Luke Scott would be a desirable path. He was the same age when he threw up a .336/.426/.621 line in 249 Pas out of nowhere for the 2006 Astros. Even more desirable would be that of Nelson Cruz, the last player to fit the category. He had played parts of three seasons with no success until he went .330/.421/.609 in 2008 and became an All-Star the next season and first-division player for the years after. Cody Ross turned his 2007 into an excellent career too, and that’s the entirety of the list since the last strike.

(The others: A Mile High Stadium-aided Ellis Burks, the first real fluke on the list in Kurt Bevacqua, Gates Brown for the 1968 champion Tigers, Jerry Lynch, who got on an MVP ballot in 1961 despite 210 PAs, Johnny Blanchard, and Dusty Rhodes, who was also on an MVP ballot with 186 PAs.)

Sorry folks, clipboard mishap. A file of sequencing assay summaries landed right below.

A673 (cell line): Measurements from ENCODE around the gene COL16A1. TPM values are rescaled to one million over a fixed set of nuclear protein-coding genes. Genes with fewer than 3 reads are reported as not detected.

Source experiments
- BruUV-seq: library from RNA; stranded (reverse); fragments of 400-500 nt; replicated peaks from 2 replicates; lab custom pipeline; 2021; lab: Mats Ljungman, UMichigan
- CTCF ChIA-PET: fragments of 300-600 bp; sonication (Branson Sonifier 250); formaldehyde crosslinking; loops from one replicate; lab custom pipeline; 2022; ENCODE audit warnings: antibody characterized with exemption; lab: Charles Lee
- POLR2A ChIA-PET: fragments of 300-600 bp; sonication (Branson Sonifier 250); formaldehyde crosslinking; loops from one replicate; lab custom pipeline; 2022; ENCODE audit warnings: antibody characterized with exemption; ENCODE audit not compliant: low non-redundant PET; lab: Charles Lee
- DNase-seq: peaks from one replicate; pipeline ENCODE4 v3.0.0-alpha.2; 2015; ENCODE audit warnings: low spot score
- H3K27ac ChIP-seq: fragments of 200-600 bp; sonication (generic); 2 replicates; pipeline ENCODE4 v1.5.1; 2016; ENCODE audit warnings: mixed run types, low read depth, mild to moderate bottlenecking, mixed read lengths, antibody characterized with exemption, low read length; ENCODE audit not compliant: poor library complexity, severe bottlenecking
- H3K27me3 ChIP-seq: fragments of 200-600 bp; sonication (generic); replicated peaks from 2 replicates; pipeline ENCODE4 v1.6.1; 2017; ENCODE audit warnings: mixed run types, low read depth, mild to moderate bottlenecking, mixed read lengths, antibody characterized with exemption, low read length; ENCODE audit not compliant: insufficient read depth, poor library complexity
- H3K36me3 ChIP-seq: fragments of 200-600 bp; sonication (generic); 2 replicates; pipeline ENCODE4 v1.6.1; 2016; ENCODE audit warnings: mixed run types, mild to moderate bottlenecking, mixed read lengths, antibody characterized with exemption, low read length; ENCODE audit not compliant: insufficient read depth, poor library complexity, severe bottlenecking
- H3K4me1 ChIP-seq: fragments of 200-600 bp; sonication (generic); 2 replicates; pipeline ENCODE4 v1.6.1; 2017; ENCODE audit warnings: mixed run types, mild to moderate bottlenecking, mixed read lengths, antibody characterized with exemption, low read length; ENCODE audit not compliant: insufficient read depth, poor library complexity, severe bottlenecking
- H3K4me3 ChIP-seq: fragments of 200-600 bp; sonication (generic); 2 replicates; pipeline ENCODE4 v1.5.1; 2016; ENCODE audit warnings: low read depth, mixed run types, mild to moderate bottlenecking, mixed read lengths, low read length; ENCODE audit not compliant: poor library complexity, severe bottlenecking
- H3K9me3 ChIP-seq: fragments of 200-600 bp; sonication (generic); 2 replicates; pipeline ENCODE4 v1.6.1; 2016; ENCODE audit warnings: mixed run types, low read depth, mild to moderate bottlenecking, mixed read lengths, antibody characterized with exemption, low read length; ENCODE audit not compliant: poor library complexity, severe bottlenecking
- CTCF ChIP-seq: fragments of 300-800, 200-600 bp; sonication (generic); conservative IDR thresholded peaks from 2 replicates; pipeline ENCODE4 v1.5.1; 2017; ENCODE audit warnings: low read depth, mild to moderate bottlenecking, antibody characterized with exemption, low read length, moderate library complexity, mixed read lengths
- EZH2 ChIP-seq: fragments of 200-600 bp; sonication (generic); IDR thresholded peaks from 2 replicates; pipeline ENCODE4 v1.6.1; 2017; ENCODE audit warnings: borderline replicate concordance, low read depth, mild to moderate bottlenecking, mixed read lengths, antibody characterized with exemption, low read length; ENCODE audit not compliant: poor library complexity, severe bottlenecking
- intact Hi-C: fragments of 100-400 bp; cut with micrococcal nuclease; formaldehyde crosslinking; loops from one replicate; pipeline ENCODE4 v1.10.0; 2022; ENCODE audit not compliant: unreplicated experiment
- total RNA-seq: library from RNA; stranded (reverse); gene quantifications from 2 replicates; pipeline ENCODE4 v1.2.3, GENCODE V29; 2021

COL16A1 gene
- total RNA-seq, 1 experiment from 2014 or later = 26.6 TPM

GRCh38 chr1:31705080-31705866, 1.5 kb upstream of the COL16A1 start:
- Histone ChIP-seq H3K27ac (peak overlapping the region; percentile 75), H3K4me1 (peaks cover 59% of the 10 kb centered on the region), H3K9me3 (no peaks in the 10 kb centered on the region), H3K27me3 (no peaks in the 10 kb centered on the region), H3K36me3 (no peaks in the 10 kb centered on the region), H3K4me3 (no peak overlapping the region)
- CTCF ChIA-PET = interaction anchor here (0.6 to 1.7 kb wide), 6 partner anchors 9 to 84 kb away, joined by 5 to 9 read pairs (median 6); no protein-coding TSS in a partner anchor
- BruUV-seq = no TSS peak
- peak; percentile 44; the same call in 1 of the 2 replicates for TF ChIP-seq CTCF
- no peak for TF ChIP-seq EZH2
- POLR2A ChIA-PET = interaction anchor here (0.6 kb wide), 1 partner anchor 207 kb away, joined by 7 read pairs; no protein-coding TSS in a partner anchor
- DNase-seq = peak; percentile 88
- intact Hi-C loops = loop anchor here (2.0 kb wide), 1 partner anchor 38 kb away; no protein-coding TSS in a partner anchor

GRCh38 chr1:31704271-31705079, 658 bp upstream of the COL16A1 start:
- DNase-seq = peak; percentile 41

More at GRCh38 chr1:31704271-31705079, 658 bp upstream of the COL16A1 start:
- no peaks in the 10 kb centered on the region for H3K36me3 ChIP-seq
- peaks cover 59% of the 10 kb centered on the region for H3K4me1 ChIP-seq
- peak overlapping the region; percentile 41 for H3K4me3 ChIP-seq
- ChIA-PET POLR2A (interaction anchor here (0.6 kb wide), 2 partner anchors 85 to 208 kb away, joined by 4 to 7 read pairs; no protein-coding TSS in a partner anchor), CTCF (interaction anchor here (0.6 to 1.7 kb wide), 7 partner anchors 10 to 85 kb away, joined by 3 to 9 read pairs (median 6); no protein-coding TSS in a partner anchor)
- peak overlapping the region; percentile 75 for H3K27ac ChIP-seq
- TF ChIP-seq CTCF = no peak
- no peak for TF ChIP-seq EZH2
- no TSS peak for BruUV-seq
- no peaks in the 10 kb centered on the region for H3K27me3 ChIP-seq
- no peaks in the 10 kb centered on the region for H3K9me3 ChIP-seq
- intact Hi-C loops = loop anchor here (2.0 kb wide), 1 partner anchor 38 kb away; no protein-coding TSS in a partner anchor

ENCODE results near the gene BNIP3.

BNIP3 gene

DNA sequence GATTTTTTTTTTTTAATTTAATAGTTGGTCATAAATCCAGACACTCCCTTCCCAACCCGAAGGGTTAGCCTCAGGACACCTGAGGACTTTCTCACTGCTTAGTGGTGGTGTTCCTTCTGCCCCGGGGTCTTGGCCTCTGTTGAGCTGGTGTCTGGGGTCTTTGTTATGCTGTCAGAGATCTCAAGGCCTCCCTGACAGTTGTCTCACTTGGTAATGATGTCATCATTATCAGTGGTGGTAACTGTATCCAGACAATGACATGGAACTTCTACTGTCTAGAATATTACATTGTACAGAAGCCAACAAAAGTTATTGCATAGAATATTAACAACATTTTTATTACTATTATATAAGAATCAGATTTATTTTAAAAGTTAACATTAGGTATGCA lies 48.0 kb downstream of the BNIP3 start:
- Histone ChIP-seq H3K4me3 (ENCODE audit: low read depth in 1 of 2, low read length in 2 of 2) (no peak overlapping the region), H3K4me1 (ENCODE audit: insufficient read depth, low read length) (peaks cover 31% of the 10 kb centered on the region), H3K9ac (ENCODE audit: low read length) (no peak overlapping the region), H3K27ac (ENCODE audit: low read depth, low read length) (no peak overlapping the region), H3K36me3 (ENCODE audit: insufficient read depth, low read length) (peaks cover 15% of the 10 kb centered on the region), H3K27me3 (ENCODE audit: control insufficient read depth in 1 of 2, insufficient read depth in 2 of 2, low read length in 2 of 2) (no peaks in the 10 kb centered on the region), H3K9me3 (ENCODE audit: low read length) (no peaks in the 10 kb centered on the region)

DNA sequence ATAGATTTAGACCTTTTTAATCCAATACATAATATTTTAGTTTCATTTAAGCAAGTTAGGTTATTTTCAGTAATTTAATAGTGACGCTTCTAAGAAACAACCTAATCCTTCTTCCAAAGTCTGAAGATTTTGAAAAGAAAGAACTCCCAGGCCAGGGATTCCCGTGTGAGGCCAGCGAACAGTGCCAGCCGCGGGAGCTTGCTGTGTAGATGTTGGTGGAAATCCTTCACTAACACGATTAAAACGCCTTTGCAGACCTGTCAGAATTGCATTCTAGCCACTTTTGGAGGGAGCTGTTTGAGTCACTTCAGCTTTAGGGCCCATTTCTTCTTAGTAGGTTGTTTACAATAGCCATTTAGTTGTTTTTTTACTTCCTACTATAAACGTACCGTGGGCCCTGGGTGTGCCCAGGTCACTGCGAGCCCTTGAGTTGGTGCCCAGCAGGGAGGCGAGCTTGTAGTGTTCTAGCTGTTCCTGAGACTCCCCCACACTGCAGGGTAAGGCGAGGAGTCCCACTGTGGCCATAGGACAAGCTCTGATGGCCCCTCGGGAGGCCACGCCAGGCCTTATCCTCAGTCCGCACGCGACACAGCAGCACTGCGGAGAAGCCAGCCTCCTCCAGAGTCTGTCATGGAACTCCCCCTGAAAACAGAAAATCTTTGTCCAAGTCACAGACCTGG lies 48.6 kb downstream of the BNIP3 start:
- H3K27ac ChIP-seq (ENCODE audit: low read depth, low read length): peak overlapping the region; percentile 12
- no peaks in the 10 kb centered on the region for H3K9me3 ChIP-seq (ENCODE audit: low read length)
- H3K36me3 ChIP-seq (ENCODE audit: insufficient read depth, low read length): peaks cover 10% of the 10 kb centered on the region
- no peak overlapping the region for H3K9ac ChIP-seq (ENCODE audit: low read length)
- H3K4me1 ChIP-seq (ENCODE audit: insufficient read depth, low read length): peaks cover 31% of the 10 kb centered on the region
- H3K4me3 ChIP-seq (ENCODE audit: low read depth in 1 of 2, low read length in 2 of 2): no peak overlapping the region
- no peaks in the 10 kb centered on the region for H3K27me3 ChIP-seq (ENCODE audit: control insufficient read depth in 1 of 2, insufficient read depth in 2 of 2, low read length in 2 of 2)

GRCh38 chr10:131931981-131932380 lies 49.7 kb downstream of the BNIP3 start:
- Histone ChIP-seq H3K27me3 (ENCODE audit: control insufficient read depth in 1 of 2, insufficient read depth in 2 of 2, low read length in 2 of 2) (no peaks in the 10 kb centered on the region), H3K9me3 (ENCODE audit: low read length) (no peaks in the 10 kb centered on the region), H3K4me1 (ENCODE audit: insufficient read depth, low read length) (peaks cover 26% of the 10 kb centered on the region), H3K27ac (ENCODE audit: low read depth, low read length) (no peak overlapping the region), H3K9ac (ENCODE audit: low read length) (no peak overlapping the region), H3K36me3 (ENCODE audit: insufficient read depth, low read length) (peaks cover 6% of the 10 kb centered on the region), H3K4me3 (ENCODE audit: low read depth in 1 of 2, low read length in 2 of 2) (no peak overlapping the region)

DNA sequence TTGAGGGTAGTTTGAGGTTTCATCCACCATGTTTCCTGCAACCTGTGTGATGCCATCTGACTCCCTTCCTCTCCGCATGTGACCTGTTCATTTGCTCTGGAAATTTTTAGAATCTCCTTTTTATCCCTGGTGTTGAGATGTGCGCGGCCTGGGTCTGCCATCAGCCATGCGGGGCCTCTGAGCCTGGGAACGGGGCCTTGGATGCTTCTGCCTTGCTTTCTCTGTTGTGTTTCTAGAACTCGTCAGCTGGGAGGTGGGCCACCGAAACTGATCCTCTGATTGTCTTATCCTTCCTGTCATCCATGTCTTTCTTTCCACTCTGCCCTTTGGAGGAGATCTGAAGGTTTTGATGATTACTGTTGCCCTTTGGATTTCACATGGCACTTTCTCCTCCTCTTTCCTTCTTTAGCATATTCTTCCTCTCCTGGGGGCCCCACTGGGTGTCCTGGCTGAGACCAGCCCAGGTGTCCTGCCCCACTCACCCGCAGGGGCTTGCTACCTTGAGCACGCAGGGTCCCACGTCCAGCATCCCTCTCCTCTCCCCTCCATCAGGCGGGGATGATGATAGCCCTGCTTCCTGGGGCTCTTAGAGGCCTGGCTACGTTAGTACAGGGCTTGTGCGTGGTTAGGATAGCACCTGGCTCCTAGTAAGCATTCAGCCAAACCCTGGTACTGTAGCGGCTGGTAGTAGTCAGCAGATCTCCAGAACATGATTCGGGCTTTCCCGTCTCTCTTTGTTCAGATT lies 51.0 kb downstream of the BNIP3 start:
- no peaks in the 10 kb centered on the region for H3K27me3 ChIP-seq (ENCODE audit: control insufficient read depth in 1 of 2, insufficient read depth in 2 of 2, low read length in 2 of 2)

Wherever in that range Valencia eventually falls, he’s certainly helped keep things interesting in Baltimore, where the Orioles will need to win just about all of their games in the coming week-and-a-half, including the final three against the same Red Sox. He’s 28-for-60 in August and September, helping the O’s climb to within a game of the wild card.

“He’s done well with an opportunity that he’s had with a short stint,” Showalter said. “At this level, these are the best players in the world and you shouldn’t be surprised with anything they’re capable of doing.”

Zachary Levine is an author of Baseball Prospectus. 
Click here to see Zachary's other articles. You can contact Zachary by clicking here